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Coming from South Florida, I grew up experiencing an endless summer, punctuated by the winter ‘cold fronts’ every few years that would bring temperatures down into the 60s. Every day, the weather was warm, the air was humid and the sun was bright. Fall was no different, distinguished from the rest of the year only as being the second half of hurricane season and the tail end of the wet season.
While almost nothing in the world of journalism can be certain, one key element of print nights at The News-Letter is delivery pizza. Putting out a print paper is a labor of love and one that requires endurance. Food is fuel, so we always make sure to take a break in the evening — in between editing articles and laying out pages — to enjoy a hot slice of pizza, with the leftovers reserved for stress-eating after midnight.
This academic year felt like the real beginning of the “new normal” after many false starts. During the pandemic, the paper shifted from a primarily print publication to operating online. As restrictions lessened, elements of old traditions returned. Last year’s Editors-in-Chief Leela Gebo and Laura Wadsten initiated the process of returning the paper to its normal operating status, as they brought back print magazines and welcomed masked staff back into the Gatehouse.
Divestment has been a demand leveraged by student activists to fight several social issues, including apartheid in South Africa and the unethical practices of tobacco manufacturers. For a little over a decade, student activists have found a new cause around which to mobilize and demand divestment: climate change.
The University enacted austerity measures in April 2020 in light of financial challenges resulting from the COVID-19 pandemic. These measures continued until April 2021, despite the fiscal year ending in 2020 having a budget surplus of $75 million.
Last weekend, craving some brunch, a group of News-Letter editors traveled down to Spoons in Federal Hill. Only a 20-minute drive or 30-minute bus ride from the Homewood Campus, the spot presents a convenient opportunity to get off campus and have brunch with friends to start off the weekend.
With a 97% majority, graduate students at Hopkins overwhelmingly voted in favor of unionization in a union representation election, facilitated by the National Labor Relations Board (NLRB), on Jan. 30 and 31.
As Editors-in-Chief of The Johns Hopkins News-Letter, one of our roles is to serve as the public face of the paper, which means we can often be found around campus delivering print papers, at tabling events or simply repping our News-Letter tote bags or crewnecks. It never fails to astound us when students ask, “We have a school newspaper?”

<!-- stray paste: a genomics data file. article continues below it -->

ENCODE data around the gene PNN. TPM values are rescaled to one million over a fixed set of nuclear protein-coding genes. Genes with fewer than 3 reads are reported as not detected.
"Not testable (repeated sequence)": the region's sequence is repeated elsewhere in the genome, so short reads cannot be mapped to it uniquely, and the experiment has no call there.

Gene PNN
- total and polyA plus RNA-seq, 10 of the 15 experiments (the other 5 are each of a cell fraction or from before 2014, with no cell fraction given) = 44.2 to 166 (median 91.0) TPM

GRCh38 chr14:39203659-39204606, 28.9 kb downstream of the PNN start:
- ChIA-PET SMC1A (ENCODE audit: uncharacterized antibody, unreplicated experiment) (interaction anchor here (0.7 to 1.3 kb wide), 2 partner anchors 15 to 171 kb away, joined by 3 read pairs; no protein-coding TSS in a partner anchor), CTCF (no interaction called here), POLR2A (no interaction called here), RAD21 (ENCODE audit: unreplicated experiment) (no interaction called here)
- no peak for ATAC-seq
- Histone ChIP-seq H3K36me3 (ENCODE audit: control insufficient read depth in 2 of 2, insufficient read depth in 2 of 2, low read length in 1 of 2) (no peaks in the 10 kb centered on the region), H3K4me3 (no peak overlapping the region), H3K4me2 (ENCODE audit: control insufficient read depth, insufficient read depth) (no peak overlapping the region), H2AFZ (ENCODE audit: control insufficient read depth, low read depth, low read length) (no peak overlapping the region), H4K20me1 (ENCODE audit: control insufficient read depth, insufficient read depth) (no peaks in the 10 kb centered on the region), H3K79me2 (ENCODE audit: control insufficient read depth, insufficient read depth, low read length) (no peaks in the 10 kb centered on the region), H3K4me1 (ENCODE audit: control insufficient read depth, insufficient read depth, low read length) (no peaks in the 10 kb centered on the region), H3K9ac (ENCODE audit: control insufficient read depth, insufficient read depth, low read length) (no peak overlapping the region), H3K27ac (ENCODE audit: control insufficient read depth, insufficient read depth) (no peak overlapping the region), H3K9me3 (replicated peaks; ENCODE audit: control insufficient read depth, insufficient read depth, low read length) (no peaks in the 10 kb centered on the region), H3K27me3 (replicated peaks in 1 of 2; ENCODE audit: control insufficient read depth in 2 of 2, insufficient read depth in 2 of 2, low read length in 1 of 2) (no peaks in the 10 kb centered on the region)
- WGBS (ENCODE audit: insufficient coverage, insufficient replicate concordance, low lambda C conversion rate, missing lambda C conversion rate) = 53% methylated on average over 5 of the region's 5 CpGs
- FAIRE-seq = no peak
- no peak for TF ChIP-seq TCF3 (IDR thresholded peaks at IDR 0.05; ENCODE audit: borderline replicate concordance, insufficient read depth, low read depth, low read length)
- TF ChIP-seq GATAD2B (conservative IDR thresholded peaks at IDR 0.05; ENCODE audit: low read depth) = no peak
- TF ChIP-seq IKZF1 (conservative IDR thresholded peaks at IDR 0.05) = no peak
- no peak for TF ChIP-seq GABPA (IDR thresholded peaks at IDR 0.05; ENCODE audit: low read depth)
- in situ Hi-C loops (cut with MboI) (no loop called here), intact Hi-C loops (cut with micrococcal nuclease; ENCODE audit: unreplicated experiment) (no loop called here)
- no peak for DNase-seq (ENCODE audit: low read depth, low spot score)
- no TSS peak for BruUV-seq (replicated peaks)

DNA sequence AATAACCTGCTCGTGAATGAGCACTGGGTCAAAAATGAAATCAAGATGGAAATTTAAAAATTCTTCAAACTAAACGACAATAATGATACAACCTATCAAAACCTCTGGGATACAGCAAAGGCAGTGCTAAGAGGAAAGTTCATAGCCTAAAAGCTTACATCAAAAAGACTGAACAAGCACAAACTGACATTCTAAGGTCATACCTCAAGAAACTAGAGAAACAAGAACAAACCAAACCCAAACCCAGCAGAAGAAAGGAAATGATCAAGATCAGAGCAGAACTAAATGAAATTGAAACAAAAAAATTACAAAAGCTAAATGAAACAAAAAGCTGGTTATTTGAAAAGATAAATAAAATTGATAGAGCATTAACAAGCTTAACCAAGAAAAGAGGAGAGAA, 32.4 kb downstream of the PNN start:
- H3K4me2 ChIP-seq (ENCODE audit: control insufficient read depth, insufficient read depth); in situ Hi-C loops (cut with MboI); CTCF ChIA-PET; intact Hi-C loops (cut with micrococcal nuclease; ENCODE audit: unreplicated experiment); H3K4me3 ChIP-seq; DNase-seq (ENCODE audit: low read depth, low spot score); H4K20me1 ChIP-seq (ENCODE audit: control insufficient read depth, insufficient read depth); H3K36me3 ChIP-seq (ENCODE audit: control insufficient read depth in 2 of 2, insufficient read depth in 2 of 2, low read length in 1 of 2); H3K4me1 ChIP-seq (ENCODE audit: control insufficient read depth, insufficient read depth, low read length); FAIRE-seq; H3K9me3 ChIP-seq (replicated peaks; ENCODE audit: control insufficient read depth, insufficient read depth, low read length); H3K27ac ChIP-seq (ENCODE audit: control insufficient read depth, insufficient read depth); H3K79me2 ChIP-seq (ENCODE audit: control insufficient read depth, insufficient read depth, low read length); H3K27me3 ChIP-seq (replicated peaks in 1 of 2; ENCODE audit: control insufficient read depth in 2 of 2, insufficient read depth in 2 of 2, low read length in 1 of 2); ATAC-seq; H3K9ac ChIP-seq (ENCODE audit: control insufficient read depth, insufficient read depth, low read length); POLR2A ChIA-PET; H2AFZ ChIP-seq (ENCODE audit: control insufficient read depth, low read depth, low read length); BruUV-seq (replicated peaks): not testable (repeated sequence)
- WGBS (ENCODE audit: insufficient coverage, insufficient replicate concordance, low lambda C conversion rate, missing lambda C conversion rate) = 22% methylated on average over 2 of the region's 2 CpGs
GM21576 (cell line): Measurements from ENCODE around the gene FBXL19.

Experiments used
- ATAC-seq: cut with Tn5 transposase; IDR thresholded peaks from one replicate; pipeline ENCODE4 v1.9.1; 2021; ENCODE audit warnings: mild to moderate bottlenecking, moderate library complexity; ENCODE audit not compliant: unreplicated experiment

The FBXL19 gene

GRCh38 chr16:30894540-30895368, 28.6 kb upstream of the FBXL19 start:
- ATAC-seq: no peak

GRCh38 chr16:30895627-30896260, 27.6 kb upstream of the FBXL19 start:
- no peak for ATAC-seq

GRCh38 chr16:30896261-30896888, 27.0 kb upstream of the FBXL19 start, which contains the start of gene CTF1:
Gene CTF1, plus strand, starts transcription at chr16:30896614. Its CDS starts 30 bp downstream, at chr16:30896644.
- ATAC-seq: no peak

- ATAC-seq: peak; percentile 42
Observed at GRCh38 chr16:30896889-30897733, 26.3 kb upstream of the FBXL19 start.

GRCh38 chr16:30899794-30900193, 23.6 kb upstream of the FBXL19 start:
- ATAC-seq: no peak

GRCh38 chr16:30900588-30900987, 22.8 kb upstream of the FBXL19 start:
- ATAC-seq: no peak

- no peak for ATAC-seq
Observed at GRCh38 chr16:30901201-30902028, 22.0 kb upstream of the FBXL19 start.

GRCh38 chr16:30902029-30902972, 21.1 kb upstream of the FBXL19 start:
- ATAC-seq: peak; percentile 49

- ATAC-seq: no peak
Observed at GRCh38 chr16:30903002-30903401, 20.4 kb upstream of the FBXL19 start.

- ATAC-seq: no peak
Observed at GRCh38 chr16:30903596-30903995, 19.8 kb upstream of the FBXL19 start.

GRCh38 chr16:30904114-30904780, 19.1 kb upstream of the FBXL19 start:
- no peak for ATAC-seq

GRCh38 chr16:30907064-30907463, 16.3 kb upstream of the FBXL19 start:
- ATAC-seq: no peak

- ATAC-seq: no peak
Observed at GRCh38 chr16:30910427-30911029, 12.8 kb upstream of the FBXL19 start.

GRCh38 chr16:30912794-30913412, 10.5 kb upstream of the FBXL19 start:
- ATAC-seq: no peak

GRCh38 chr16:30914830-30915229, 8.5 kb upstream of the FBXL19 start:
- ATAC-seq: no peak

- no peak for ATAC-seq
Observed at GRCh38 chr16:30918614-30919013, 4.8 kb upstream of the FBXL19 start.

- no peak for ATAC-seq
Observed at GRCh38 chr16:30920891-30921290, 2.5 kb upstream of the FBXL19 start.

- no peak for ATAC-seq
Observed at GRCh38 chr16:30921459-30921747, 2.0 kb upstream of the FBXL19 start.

On Feb. 1, Tom Brady announced in an Instagram video filmed on the beach that he was retiring from the National Football League (NFL) after 23 seasons, and this time for good. This announcement came exactly one year after Brady originally announced his retirement, only to return to the game less than two months later.
If you haven’t been living in a labyrinth, you probably know that Taylor Swift recently announced her Eras Tour, with fans eagerly anticipating her return to the stage after four new albums and two re-recorded studio albums. Our love of Swift is nothing new, as both of us are longtime fans. While we, along with every other fan, are vying for the chance to live out our wildest dreams, we know that tour tickets will likely be untouchable.
In what may arguably be one of the biggest album releases of the year, Taylor Swift’s 10th studio album Midnights was released on Oct. 21. The 13 tracks depict “sleepless nights” from across Swift’s life, drawing on her strong storytelling skills and sharp lyricism.
The return to “normal” has been gradual for all, The News-Letter included. The pandemic forced us to move our print publication, a tradition on campus for over 120 years, to a fully online, daily production with our last print edition published on March 12, 2020.
Throughout my childhood, I spent every summer at home in Key Largo, Florida, save for a few weeks spent on vacation. Summers at home have several constants: oppressive heat and humidity that necessitates cooling off in the water, swarms of mosquitoes and a town overflowing with tourists.
Students and candidates have voiced complaints about the campaign cycle timeline and voter turnout data reporting for this year’s Student Government Association (SGA) Executive Board and class council elections. The Committee on Student Elections (CSE) is responsible for organizing elections and reporting results.
When I was younger, I would watch Disney Channel for hours on end. The TV station’s movies continue to hold a special place in my heart, so I’m going to be evaluating whether or not some of my favorites still hold up today.
In an email sent to undergraduate students on April 6, the University reinstated several COVID-19 safety protocols in response to the rise in cases after spring break. Over 100 students have tested positive for COVID-19 since April 1, and the campus dashboard reported 64 confirmed cases on April 5 and 26 on April 6.
In two email broadcasts sent to affiliates on Mar. 9, the University announced relaxations of the indoor masking policy for vaccinated affiliates and a spring break travel testing requirement. Effective immediately, masks are no longer required in administrative spaces, public events, research labs, athletic facilities, libraries, residence halls and other public nonclassroom communal spaces.
Content warning: The following article includes topics some readers may find triggering, including sexual assault.